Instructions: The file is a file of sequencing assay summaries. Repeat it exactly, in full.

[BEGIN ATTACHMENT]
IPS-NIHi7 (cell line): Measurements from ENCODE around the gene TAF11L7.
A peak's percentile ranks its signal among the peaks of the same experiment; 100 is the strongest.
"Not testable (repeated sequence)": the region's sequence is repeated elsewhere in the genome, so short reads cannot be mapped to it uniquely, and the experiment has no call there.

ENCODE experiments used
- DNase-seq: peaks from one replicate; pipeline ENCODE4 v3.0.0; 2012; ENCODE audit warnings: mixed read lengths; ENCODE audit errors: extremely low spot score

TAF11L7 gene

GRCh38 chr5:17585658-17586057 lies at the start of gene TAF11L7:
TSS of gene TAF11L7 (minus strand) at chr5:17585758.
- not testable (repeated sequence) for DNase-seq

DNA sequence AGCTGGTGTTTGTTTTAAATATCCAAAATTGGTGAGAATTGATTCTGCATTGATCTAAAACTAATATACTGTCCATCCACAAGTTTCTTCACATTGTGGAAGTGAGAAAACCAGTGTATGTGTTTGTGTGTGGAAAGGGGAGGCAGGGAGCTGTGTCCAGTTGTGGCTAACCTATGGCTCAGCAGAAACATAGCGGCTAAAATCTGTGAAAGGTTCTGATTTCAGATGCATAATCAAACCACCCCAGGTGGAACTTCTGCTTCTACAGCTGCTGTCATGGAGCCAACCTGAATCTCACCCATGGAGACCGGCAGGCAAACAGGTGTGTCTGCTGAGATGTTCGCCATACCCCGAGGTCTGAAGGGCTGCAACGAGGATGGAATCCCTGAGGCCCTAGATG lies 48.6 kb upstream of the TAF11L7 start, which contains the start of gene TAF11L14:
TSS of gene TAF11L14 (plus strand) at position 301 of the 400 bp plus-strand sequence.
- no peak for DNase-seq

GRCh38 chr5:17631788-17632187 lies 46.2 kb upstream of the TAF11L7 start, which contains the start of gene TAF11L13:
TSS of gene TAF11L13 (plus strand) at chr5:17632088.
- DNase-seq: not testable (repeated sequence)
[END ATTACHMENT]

IPS-NIHi7 (cell line): Measurements from ENCODE around the gene TAF11L7.
A peak's percentile ranks its signal among the peaks of the same experiment; 100 is the strongest.
"Not testable (repeated sequence)": the region's sequence is repeated elsewhere in the genome, so short reads cannot be mapped to it uniquely, and the experiment has no call there.

ENCODE experiments used
- DNase-seq: peaks from one replicate; pipeline ENCODE4 v3.0.0; 2012; ENCODE audit warnings: mixed read lengths; ENCODE audit errors: extremely low spot score

TAF11L7 gene

GRCh38 chr5:17585658-17586057 lies at the start of gene TAF11L7:
TSS of gene TAF11L7 (minus strand) at chr5:17585758.
- not testable (repeated sequence) for DNase-seq

DNA sequence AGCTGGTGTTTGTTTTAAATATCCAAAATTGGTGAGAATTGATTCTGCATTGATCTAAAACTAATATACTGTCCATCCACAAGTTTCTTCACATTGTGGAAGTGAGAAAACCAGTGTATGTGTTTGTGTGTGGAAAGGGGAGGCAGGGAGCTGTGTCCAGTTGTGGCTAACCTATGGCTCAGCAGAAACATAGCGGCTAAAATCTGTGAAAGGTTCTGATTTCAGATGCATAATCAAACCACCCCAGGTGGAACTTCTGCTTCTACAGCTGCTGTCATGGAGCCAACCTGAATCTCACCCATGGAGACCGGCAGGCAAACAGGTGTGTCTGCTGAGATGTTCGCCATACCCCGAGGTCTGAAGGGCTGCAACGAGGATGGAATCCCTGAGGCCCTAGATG lies 48.6 kb upstream of the TAF11L7 start, which contains the start of gene TAF11L14:
TSS of gene TAF11L14 (plus strand) at position 301 of the 400 bp plus-strand sequence.
- no peak for DNase-seq

GRCh38 chr5:17631788-17632187 lies 46.2 kb upstream of the TAF11L7 start, which contains the start of gene TAF11L13:
TSS of gene TAF11L13 (plus strand) at chr5:17632088.
- DNase-seq: not testable (repeated sequence)